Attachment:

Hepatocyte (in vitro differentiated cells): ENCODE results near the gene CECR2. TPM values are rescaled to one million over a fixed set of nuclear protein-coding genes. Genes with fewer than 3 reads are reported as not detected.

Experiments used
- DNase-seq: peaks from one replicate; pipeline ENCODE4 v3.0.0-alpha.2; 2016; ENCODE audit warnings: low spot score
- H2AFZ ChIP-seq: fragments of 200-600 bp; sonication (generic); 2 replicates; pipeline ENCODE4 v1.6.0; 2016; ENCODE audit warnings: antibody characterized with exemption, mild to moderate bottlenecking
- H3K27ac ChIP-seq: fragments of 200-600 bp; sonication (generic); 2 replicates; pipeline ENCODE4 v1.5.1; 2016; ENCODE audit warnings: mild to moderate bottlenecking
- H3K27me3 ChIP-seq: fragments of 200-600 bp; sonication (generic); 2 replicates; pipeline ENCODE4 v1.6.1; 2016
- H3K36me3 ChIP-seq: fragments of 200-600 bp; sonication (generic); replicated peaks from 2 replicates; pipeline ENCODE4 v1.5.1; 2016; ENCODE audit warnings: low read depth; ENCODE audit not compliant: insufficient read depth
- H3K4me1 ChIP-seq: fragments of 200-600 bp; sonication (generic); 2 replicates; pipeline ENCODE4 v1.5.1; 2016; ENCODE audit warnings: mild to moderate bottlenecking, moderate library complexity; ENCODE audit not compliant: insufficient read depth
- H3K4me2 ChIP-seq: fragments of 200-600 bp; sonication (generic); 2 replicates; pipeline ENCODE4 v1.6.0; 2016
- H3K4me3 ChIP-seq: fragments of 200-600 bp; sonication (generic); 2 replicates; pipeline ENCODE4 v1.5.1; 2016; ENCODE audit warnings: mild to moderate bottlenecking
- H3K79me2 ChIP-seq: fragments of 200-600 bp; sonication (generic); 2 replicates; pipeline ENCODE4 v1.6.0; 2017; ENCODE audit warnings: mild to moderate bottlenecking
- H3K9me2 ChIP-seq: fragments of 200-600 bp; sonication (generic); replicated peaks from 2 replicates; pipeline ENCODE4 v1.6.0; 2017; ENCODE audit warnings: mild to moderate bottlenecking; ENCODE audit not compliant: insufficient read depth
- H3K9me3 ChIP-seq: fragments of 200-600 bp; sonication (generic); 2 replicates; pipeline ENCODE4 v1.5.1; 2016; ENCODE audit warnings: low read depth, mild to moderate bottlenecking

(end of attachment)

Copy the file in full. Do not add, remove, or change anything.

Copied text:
Hepatocyte (in vitro differentiated cells): ENCODE results near the gene CECR2. TPM values are rescaled to one million over a fixed set of nuclear protein-coding genes. Genes with fewer than 3 reads are reported as not detected.

Experiments used
- DNase-seq: peaks from one replicate; pipeline ENCODE4 v3.0.0-alpha.2; 2016; ENCODE audit warnings: low spot score
- H2AFZ ChIP-seq: fragments of 200-600 bp; sonication (generic); 2 replicates; pipeline ENCODE4 v1.6.0; 2016; ENCODE audit warnings: antibody characterized with exemption, mild to moderate bottlenecking
- H3K27ac ChIP-seq: fragments of 200-600 bp; sonication (generic); 2 replicates; pipeline ENCODE4 v1.5.1; 2016; ENCODE audit warnings: mild to moderate bottlenecking
- H3K27me3 ChIP-seq: fragments of 200-600 bp; sonication (generic); 2 replicates; pipeline ENCODE4 v1.6.1; 2016
- H3K36me3 ChIP-seq: fragments of 200-600 bp; sonication (generic); replicated peaks from 2 replicates; pipeline ENCODE4 v1.5.1; 2016; ENCODE audit warnings: low read depth; ENCODE audit not compliant: insufficient read depth
- H3K4me1 ChIP-seq: fragments of 200-600 bp; sonication (generic); 2 replicates; pipeline ENCODE4 v1.5.1; 2016; ENCODE audit warnings: mild to moderate bottlenecking, moderate library complexity; ENCODE audit not compliant: insufficient read depth
- H3K4me2 ChIP-seq: fragments of 200-600 bp; sonication (generic); 2 replicates; pipeline ENCODE4 v1.6.0; 2016
- H3K4me3 ChIP-seq: fragments of 200-600 bp; sonication (generic); 2 replicates; pipeline ENCODE4 v1.5.1; 2016; ENCODE audit warnings: mild to moderate bottlenecking
- H3K79me2 ChIP-seq: fragments of 200-600 bp; sonication (generic); 2 replicates; pipeline ENCODE4 v1.6.0; 2017; ENCODE audit warnings: mild to moderate bottlenecking
- H3K9me2 ChIP-seq: fragments of 200-600 bp; sonication (generic); replicated peaks from 2 replicates; pipeline ENCODE4 v1.6.0; 2017; ENCODE audit warnings: mild to moderate bottlenecking; ENCODE audit not compliant: insufficient read depth
- H3K9me3 ChIP-seq: fragments of 200-600 bp; sonication (generic); 2 replicates; pipeline ENCODE4 v1.5.1; 2016; ENCODE audit warnings: low read depth, mild to moderate bottlenecking